The advantage of this model is that developing the relative simple Javascript based Oracle JET application can be done in a fast manner and will base itself on REST APIs. The REST APIs can be used for this specific application and can also be used for other applications. The level of re-use in combination with ease and speed of development provides that new application and changes can be implemented and put to use much faster than when building monolitical and large application server based solutions.

Saturday, February 24, 2018

Oracle JET - use clean JSON array data

Oracle Jet can be used to build modern web based applications. As part of the Oracle Jet project a set of examples and cookbooks have been created by Oracle which can be used to learn and build upon. The examples work in general perfectly good, however, at some places some optimizations can be done.  One of the examples is how data is put into the examples for the graphs. Building on an example for the bubble graph we have the below data set (in the original form):

The above example will work perfectly correct. As you can see it is a JSON like structure. If I run the above in JSONlint it will state it is not a valid JSON structure.

If we change the above into the below, we will have a valid JSON structure. Using a valid JSON structure is a better solution and will make things more easy when you use a REST API to get the data instead of using static data.

As the functionality is the same, the best way is to ensure we use a valid JSON structure. 

Thursday, February 15, 2018

Oracle Linux - Nginx sendfile issues

Nginx is currently a very popular http server and might take over the popular place currently hold by Apache HTTPD. For all good reasons Nginx is becoming very popular as it is blazing fast and is build without the legacy Apache is having. It is build with the modern day requirement set for a http server. One of the things that support the speed of Nginx is the sendfile option.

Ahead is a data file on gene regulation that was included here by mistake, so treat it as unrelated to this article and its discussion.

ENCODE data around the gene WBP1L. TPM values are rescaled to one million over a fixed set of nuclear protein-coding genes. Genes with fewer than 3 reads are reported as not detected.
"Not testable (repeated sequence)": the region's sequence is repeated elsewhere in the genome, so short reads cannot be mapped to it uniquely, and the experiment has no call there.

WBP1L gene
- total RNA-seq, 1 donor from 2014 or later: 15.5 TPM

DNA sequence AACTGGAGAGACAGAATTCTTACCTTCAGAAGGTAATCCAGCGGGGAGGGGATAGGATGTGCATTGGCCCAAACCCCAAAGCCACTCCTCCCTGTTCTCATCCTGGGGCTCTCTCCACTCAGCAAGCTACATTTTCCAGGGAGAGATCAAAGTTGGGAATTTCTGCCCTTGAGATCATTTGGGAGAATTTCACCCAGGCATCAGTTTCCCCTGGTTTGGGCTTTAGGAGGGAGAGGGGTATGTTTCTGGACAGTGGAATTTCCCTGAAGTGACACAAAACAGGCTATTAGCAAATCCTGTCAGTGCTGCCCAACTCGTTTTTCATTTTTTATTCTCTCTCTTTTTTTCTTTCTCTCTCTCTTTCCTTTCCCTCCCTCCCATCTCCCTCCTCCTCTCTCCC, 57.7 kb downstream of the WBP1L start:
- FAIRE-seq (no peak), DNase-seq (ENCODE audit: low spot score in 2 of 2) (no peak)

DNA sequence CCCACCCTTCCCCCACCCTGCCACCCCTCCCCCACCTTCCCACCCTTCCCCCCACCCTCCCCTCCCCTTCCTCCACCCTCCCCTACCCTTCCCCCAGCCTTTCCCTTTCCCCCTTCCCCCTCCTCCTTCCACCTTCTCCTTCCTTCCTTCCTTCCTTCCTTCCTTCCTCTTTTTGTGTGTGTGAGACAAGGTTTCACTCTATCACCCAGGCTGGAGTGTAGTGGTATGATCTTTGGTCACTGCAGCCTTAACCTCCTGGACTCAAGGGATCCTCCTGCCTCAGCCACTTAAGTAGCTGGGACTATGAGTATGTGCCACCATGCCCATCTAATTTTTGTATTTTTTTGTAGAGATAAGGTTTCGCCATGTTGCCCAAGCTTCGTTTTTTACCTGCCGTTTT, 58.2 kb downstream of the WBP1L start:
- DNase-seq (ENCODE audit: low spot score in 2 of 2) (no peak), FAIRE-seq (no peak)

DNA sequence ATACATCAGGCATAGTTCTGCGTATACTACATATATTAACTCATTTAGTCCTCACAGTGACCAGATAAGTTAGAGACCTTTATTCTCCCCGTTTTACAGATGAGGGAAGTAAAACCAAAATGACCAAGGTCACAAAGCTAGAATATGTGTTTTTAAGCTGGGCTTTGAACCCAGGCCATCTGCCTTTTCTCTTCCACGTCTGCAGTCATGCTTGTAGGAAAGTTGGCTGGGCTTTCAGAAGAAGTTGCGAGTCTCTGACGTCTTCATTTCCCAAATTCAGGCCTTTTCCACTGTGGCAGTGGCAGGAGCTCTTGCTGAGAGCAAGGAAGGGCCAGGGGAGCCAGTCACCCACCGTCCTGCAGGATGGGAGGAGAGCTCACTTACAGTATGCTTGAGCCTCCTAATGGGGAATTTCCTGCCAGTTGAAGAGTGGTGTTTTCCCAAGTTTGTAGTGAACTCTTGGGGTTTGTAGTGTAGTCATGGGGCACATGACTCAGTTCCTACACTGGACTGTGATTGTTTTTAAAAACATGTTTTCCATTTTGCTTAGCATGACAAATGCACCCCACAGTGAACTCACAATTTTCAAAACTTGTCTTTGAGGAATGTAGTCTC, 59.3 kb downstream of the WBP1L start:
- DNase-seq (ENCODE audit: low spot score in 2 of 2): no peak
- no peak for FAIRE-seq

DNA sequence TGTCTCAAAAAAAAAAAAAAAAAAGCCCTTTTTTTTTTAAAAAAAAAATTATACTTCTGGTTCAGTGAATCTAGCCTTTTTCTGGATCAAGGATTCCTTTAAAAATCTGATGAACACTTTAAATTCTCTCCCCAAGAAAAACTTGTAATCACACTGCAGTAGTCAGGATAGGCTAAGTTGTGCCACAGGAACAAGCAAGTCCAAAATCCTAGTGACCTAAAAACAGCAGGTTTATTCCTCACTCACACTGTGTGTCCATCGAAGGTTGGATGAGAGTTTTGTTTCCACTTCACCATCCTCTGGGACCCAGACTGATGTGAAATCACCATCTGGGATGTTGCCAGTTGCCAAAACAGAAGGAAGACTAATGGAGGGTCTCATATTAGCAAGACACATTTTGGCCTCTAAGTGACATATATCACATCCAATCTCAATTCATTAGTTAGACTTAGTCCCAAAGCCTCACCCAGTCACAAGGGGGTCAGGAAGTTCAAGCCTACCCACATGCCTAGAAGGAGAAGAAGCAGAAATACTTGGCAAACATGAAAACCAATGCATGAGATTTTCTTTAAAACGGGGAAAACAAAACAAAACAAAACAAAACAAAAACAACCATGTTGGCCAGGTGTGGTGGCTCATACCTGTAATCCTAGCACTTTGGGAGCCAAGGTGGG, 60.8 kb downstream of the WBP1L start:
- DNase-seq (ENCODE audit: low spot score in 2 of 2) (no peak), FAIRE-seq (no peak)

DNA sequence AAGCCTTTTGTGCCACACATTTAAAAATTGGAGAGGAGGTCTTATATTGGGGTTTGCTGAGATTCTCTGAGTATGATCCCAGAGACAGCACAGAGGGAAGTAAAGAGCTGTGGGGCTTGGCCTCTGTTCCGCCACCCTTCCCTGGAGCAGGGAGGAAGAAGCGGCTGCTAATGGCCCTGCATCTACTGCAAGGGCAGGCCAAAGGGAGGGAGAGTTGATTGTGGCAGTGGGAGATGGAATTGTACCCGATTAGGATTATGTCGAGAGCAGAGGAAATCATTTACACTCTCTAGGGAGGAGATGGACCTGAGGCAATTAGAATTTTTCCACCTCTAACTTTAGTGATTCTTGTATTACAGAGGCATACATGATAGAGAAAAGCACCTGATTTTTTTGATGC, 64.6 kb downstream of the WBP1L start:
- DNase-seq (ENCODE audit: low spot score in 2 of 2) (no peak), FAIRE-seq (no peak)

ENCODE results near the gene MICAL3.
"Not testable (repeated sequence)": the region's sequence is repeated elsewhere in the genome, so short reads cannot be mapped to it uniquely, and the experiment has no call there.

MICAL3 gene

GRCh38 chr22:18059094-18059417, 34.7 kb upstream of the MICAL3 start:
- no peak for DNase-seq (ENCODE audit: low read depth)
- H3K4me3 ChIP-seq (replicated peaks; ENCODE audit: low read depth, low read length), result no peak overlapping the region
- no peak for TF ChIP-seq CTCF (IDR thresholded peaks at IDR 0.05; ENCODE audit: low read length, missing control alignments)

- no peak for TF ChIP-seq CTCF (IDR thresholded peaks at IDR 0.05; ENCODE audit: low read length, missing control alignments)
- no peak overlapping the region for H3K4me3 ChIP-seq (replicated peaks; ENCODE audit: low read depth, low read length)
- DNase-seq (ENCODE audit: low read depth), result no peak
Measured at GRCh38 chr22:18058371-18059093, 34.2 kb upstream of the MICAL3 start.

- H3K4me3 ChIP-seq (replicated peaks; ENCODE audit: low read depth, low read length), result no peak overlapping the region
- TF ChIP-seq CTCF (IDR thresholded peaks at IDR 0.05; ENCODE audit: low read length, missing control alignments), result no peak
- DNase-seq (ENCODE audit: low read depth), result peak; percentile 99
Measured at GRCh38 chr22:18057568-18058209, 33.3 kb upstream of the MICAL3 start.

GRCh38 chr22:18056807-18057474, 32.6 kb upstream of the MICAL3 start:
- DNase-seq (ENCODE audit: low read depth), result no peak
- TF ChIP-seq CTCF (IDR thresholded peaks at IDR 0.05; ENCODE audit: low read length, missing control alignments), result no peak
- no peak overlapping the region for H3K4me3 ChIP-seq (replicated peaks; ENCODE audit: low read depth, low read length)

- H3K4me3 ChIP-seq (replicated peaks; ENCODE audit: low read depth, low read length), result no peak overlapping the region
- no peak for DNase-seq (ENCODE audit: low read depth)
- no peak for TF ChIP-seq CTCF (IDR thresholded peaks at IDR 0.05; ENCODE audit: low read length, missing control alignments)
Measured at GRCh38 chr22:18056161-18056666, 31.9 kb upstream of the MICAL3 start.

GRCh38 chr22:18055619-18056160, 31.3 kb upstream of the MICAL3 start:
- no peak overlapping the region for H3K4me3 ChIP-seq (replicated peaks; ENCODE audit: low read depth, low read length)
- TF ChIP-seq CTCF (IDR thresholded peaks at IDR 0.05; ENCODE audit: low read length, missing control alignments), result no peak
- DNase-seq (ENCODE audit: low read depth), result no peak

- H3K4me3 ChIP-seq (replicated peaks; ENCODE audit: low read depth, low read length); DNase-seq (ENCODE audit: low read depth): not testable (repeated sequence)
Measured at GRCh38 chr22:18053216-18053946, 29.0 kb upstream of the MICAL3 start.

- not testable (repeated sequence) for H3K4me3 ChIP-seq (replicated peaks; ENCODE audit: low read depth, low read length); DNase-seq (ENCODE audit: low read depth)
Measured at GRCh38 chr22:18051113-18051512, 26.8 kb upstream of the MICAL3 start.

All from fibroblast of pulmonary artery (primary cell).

Sendfile is by default enabled, and if you run a production server that will also provide end users with static files you do want this enabled for sure.

Nginx initial fame came from its awesomeness at sending static files. This has lots to do with the association of sendfile, tcp_nodelay and tcp_nopush in nginx.conf. The sendfile Nginx option enables to use of sendfile for everything related to… sending file.
sendfile allows to transfer data from a file descriptor to another directly in kernel space. sendfile allows to save lots of resources:
sendfile is a syscall, which means execution is done inside the kernel space, hence no costly context switching.
sendfile replaces the combination of both read and write.
here, sendfile allows zero copy, which means writing directly the kernel buffer from the block device memory through DMA.
Even though sendfile is great when you are running your production server you can run into issues when you are doing development. In one of my development setup I am running Oracle Linux 7 in a vagrant box on my Macbook to run an instance on Nginx. I use the default /vagrant mountpoint from within the Oracle Linux vagrant box towards the filesystem of my Macbook as the location to server html files.

Main reason I do like this setup is that I can edit all files directly on my Macbook and have Nginx serve them for testing. The issue being is that Nginx is not always noticing that I changed a html file and keeps serving the old version of the html file instead of the changed version.

As it turns out, the issue is the way sendfile is buffering files and checking for changes on the file. As it is not the Oracle Linux operating system that makes the change to the file but the OS from my Macbook it is not noticed always in the right manner. This is causing a lot of issues while making interactive changes to html code.

Solution for this issue is, disable senfile in Ngnix. You can do so by adding the below line to your Ngnix config file:

sendfile  off;

After this is done, your issue should be resolved and Ngnix should start to provide you updated content instead of buffered content.